The Security Council endorsed Ban, 62, by acclamation, choosing him from a field of seven candidates. The General Assembly confirmed him Oct. 13.
"If the selection process is any indicator, then the journey of his tenure might be smoother than what we've seen until now," said Rabbi Levi Shemtov, director of American Friends of Lubavitch and Chabad's chief envoy in Washington, who met with Ban and other U.N. candidates. "There's something smooth, quiet, yet effective about him, and as we get to know him better, I hope it's going to bring us closer to a better and more peaceful world."
Ban will replace Kofi Annan of Ghana, who has a mixed record on issues of Jewish concern. U.N. observers say it's difficult to predict whether Ban will fare any better, particularly given his reputation as a moderate who prizes consensus-building.
Hillel Neuer, executive director of the Geneva-based U.N. Watch, says powerful groups like the Non-Aligned Movement -- an alliance of developing countries that includes the 56-member Muslim bloc -- could obstruct any significant changes Ban seeks to implement.
"It would be naive to expect radical change," Neuer said. "The most important decisions are made by member states which are organized into certain powerful alliances."
If the Non-Aligned Movement "wants to play the spoiler role, the secretary-general is limited in what he can accomplish," he said.
Neuer's skepticism echoes criticism aimed at Ban ahead of his selection. Some said he was too weak for the U.N.'s top job, chosen more for his inoffensiveness than his potential to reform an organization still tarnished by the oil-for-food scandal and allegations of sexual misconduct by U.N. peacekeepers.
As Ban emerged as front-runner, U.N. staff reportedly worried that the career diplomat lacked the mettle to take the organization out from under the cloud of controversy that has marred Annan's second term. Annan will step down as secretary-general Dec. 31.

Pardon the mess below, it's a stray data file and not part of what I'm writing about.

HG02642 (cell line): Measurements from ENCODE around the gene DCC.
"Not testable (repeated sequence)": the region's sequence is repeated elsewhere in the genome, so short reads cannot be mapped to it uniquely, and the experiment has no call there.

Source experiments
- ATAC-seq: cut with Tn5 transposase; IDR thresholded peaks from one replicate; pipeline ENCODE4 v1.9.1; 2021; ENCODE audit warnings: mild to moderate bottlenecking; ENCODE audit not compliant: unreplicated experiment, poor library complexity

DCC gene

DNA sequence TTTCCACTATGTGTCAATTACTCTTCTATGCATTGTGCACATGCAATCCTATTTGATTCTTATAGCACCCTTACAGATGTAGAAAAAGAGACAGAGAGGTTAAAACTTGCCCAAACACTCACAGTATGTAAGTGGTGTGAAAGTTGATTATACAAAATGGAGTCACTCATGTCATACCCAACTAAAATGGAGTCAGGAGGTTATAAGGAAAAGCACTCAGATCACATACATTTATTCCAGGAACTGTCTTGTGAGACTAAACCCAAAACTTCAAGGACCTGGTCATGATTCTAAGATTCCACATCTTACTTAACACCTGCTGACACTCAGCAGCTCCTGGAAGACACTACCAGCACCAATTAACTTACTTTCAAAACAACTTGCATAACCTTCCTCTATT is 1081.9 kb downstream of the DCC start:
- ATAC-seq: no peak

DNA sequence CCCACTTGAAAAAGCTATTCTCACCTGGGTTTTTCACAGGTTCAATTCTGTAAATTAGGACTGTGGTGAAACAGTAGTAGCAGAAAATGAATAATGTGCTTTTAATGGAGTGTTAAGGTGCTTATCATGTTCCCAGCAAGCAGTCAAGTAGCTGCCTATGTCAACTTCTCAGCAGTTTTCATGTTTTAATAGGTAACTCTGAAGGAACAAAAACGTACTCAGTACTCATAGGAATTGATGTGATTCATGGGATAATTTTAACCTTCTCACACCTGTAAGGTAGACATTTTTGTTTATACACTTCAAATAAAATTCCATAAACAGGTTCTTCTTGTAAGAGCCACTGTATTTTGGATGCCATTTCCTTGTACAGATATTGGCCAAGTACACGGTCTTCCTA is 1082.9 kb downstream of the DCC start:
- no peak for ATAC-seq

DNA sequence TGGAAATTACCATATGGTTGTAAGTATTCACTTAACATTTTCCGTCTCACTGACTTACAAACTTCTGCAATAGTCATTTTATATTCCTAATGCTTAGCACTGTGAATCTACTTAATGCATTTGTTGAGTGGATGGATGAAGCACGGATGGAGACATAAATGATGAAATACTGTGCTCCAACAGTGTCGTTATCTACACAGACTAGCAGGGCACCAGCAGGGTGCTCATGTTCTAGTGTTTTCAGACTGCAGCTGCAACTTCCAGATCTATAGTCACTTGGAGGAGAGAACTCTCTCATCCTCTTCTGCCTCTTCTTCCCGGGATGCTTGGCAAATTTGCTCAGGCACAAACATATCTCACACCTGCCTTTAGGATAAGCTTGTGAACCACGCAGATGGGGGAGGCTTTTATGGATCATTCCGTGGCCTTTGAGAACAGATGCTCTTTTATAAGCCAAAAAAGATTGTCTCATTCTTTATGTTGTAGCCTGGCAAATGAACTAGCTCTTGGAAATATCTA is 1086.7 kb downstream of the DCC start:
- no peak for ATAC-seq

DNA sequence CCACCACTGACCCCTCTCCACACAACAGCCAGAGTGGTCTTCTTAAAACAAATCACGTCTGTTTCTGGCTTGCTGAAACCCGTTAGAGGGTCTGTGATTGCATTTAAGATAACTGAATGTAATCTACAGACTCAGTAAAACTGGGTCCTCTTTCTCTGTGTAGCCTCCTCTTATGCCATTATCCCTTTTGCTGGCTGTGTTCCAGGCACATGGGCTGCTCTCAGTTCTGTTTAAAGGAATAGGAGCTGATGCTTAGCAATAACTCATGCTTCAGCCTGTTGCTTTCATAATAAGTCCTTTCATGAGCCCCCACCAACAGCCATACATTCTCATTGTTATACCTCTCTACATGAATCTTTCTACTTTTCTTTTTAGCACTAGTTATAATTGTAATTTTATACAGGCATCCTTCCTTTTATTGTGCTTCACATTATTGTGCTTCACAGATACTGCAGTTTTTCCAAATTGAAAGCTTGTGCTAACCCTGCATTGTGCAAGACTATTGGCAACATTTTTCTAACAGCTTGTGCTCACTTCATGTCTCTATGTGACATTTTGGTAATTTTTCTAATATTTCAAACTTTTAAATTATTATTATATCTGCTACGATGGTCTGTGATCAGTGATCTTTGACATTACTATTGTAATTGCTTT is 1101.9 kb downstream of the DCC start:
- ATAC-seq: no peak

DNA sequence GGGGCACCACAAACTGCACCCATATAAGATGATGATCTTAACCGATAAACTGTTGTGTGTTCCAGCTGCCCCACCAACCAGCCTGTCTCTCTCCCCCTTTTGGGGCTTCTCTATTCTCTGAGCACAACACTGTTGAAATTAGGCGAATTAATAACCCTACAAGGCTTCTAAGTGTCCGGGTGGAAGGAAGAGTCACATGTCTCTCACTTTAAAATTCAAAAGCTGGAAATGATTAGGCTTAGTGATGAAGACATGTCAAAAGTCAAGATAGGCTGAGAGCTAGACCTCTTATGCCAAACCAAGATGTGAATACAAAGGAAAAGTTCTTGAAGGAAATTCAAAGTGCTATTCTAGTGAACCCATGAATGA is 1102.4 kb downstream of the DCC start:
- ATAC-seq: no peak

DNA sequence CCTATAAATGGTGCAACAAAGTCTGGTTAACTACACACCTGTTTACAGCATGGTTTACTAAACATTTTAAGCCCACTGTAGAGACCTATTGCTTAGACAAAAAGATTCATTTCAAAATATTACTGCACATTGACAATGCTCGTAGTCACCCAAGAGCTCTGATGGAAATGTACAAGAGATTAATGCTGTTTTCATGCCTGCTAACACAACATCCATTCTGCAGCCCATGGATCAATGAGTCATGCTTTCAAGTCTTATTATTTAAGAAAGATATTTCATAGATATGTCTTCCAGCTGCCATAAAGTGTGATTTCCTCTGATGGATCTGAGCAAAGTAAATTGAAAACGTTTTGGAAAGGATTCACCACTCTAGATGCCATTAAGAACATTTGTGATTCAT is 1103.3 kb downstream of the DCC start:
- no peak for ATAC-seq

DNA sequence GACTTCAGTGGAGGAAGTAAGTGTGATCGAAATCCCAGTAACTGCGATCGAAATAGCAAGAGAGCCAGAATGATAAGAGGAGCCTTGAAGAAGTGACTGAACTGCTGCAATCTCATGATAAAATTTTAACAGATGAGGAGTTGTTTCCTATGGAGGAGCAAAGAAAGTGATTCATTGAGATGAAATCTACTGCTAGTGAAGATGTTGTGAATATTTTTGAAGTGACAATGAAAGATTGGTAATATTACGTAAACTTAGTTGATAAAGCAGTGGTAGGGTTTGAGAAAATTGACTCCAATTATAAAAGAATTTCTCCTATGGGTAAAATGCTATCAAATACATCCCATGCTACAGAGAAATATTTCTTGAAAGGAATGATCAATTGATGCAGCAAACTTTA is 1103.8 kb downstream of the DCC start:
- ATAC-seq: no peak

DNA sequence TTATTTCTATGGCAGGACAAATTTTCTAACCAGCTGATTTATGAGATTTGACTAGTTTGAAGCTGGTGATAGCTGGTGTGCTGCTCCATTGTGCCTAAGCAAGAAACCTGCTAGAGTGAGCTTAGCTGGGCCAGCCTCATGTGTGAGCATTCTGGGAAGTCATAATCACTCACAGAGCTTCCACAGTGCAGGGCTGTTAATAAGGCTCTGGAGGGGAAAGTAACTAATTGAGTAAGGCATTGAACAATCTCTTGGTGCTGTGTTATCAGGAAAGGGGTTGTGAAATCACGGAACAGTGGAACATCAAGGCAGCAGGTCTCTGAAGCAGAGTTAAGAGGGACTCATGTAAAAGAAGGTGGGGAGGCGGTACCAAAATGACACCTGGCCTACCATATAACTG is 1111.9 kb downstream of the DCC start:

Ban earned a B.A. in international relations from Seoul National University in 1970, and holds a master's degree in public administration from Harvard University's Kennedy School of Government. Often described as soft-spoken and lacking charisma, Ban rose steadily through the ranks of South Korea's Foreign Ministry, becoming foreign minister in January 2004. His previous postings include New Delhi, Washington, Vienna and New York, and in 2005 he became the first South Korean foreign minister to visit Israel. "He seems to be a good man and has all the necessary qualifications to be a good secretary-general," said Aaron Jacob, associate director of international affairs for the American Jewish Committee (AJCommittee), who met with Ban in late September.
At the meeting, Ban was noncommittal in response to AJCommittee concerns about Iran, human rights and reports that U.N. peacekeepers in southern Lebanon are narrowly interpreting their mandate. Given the Security Council's imminent vote on his nomination, however, that reticence was to be expected, Jacob said.
"He said that he understood our concerns, but understandably did not go into details," Jacob said.
Ban has said he would make a top priority reforming the United Nations -- a cause close to the hearts of Jewish organizations over the way the world body treats Israel. He also has pledged to try to broker a settlement to the Israeli-Palestinian conflict.
The U.N. Charter "was crafted to give the member states ample flexibility in adapting the U.N. machinery to respond to novel threats in a changing world," Ban told world leaders in September at the opening of the U.N. General Assembly in New York. "But our tools need sharpening."
Unlike Neuer, who would like the new secretary-general to take a bold stance on key issues, many of those who have met Ban believe a more subdued approach -- unlike the very public pronouncements that have been a hallmark of Annan's tenure -- may be more effective in achieving long-term change.
"Although he doesn't come across as a high-profile champion of causes, he does have a human rights background and has been able to advance some of those issues behind the scenes," said Shai Franklin, director of international organizations for the World Jewish Congress. "It would be a mistake to dismiss his low-key public style as a lack of interest or resolve on human rights or other issues that we as Jews take very seriously."
"I think he's going to surprise the skeptics," agreed Michael Landau, who heads the Coalition of Orthodox Jewish Organizations of the West Side, a Manhattan-based umbrella group representing 27 groups, and who attended the AJCommittee meeting with Ban. We see Kofi Annan "as being more vocal a leader than Ban Ki-moon, who will speak less and do a lot."
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